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Customer data: Helping you serve your customers better – or just creeping them out?

Companies have to walk a fine line when using the information they collect about their customers, even when they’re clearly trying to use the data to benefit those customers. Using information about a person’s habits and preferences to better serve their needs can be a great way to make them feel known and appreciated. But there are drawbacks to this approach, as highlighted in a Harvard Business Review post last week. Author Michael Schrage outlined how Qantas, Australia’s flagship airline, discovered how difficult it can be to use customer data effectively.

Schrage describes how flight attendants for the airline are equipped with tablets on board, which they can use to call up details about frequent flyers’ preferences and backgrounds. The difficulty arose when these flight attendants attempted to speak to the customers using the data displayed on the tablets. The staff had difficulty making the information sound like natural human conversation. “Instead of making their best customers feel special,” writes Schrage, “the data-driven app too often creeped them out.”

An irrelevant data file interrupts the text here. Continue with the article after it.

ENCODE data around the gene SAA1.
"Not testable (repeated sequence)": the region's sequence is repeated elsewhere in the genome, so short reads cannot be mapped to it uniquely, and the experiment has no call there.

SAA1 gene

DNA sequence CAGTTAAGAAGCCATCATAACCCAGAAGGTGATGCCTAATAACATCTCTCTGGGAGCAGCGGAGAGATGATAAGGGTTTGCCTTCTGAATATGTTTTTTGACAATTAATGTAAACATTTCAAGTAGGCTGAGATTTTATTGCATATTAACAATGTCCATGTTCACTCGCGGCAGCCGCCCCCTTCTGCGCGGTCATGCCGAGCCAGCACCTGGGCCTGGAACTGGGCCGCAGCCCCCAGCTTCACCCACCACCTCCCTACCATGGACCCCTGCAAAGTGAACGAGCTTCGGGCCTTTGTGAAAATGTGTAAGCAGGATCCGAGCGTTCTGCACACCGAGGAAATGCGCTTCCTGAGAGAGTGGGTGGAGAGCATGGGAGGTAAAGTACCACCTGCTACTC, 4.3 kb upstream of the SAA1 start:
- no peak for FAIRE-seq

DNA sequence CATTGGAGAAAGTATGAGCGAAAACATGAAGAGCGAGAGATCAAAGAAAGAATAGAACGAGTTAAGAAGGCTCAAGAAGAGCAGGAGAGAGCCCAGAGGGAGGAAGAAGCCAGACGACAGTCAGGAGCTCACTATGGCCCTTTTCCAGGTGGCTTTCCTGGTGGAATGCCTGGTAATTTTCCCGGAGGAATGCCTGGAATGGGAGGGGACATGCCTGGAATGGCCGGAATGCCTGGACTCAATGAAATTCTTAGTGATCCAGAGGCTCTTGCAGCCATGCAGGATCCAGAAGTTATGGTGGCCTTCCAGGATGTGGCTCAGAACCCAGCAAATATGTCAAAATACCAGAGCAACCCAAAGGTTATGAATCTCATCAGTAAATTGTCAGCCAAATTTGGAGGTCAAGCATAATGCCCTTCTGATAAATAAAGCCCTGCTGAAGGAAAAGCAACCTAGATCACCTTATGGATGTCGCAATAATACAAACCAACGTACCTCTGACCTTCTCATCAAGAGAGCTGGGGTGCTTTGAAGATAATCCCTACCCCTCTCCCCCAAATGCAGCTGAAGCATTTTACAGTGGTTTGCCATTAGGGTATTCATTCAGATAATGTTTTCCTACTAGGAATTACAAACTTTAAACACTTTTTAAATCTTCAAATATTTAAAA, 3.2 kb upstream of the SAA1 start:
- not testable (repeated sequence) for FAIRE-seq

Another article, “The Right Way to Collect and Use Customer Data,” suggests that transparency about what kind of information you’re collecting (and how) goes a long way toward reassuring customers. It sets the expectation that your company will have certain information, so that customers won’t be surprised. But that doesn’t help the hapless customer service rep who is tasked with translating this kind of data into everyday conversation. In his post, Schrage even asks whether customer service reps should get training in improvisation or acting techniques to make them sound more sincere when they are integrating hard facts into customer interactions.

With the enormous amount of information companies can now collect on their customers, through social media, e-commerce, etc., these types of interesting complications will continue to arise. As with social media, the challenge remains to communicate in a way that sounds like one human being talking to another.

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